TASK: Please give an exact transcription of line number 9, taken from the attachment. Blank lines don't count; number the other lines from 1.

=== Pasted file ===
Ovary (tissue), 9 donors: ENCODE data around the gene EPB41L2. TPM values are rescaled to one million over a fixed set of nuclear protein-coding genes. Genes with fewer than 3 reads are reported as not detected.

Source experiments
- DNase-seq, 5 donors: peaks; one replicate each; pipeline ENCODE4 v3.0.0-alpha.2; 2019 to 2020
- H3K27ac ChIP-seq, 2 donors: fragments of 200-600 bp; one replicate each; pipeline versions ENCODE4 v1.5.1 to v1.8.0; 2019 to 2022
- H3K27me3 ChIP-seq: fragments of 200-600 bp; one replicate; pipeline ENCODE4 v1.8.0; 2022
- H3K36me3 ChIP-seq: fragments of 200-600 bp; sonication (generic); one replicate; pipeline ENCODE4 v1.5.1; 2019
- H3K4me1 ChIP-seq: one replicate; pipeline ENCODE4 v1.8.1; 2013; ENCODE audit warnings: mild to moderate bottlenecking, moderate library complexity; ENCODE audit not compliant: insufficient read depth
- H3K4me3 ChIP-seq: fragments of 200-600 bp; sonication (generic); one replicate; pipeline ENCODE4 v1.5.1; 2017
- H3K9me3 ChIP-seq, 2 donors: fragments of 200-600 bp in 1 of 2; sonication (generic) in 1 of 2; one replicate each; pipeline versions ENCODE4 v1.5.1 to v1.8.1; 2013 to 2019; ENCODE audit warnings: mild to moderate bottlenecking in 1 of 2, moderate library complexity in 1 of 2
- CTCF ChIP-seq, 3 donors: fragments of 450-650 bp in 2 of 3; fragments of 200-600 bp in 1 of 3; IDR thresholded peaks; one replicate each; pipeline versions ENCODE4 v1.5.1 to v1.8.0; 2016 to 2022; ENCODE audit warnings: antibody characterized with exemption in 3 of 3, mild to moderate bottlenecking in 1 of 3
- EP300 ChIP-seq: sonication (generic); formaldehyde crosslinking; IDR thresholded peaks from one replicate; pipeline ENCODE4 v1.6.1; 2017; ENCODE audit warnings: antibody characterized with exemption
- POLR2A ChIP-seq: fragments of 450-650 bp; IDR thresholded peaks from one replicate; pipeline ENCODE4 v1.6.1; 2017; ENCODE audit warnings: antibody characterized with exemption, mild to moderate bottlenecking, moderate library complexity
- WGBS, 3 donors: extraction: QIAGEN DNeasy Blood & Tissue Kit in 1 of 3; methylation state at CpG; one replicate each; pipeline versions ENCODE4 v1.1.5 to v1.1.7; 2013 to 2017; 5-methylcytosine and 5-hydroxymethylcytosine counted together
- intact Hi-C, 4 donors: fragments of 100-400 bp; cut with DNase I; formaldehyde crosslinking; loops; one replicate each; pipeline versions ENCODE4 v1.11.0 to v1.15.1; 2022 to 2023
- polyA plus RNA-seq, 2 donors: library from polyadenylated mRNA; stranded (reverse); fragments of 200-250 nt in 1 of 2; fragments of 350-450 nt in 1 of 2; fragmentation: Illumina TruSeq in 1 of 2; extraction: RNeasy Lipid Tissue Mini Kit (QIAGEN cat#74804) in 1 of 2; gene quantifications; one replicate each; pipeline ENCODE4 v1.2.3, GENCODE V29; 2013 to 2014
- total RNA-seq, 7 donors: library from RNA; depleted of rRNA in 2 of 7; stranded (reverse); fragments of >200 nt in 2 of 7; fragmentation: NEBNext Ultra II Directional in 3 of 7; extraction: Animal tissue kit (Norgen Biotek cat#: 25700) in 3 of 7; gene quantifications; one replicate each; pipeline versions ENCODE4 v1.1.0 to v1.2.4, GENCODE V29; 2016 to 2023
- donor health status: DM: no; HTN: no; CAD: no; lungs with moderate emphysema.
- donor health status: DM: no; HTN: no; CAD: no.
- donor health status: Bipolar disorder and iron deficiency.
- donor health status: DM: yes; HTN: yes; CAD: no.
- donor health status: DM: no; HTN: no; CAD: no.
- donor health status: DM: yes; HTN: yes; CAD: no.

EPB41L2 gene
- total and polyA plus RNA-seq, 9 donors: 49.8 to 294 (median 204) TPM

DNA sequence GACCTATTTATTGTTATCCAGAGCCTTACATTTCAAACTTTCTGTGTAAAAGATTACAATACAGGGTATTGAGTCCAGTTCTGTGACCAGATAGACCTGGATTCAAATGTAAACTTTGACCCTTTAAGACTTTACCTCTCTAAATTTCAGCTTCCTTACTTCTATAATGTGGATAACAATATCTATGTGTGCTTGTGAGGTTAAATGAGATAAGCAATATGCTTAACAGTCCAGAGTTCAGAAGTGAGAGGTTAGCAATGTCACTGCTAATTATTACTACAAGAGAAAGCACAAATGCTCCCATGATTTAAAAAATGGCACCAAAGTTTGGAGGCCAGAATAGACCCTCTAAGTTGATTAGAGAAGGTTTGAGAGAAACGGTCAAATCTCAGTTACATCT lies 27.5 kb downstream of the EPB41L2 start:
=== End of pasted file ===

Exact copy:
- H3K9me3 ChIP-seq, 2 donors: fragments of 200-600 bp in 1 of 2; sonication (generic) in 1 of 2; one replicate each; pipeline versions ENCODE4 v1.5.1 to v1.8.1; 2013 to 2019; ENCODE audit warnings: mild to moderate bottlenecking in 1 of 2, moderate library complexity in 1 of 2